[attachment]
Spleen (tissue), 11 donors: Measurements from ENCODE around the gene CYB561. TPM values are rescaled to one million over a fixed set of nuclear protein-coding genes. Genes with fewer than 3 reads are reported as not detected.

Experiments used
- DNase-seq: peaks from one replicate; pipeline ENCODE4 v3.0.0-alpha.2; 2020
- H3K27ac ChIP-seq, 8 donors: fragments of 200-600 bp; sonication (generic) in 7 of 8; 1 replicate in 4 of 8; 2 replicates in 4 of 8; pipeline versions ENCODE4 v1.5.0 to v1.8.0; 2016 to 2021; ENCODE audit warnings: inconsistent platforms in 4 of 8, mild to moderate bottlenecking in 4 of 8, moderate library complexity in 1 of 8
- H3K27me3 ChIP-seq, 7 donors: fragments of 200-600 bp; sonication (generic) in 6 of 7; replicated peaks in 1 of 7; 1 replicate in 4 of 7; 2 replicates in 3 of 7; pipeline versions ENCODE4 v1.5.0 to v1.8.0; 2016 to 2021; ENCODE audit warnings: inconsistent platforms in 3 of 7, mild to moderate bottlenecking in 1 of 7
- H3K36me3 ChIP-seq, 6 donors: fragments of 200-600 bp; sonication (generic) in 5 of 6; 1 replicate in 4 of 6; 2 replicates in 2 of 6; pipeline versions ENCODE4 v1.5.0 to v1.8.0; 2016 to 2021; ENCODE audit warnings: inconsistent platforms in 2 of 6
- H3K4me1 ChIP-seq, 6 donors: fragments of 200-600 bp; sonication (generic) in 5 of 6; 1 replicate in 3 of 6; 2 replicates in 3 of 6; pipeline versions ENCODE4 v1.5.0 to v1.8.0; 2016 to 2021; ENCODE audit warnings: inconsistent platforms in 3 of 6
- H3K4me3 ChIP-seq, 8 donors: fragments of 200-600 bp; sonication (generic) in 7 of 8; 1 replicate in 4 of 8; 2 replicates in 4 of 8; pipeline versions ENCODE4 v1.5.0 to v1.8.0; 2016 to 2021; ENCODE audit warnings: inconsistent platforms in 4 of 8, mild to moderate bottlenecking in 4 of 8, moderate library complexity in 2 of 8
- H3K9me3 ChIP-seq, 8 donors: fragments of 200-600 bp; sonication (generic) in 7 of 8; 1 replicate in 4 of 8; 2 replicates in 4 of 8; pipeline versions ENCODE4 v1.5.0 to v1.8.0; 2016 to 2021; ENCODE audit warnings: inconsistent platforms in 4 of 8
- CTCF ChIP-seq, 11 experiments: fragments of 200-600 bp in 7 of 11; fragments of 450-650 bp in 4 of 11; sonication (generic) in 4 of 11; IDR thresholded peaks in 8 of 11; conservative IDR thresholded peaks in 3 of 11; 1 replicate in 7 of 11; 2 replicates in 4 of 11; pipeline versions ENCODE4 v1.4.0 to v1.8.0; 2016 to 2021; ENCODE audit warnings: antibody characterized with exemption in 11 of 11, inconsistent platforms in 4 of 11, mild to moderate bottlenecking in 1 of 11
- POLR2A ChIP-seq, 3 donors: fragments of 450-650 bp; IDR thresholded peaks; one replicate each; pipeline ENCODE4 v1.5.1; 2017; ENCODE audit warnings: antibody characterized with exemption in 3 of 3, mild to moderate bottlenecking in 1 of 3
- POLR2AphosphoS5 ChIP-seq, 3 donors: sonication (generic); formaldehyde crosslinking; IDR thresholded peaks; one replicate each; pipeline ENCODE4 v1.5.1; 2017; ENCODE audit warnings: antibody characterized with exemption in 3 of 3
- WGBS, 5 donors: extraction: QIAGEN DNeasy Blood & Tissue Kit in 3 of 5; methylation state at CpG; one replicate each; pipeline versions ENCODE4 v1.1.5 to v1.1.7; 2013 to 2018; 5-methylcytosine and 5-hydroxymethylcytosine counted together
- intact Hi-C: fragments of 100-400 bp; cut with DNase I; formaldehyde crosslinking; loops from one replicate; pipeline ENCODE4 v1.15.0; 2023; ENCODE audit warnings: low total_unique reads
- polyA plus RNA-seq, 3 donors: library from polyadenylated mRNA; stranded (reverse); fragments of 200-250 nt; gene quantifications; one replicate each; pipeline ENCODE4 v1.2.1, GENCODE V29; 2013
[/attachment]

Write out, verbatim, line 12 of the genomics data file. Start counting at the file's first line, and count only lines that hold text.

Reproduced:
- POLR2AphosphoS5 ChIP-seq, 3 donors: sonication (generic); formaldehyde crosslinking; IDR thresholded peaks; one replicate each; pipeline ENCODE4 v1.5.1; 2017; ENCODE audit warnings: antibody characterized with exemption in 3 of 3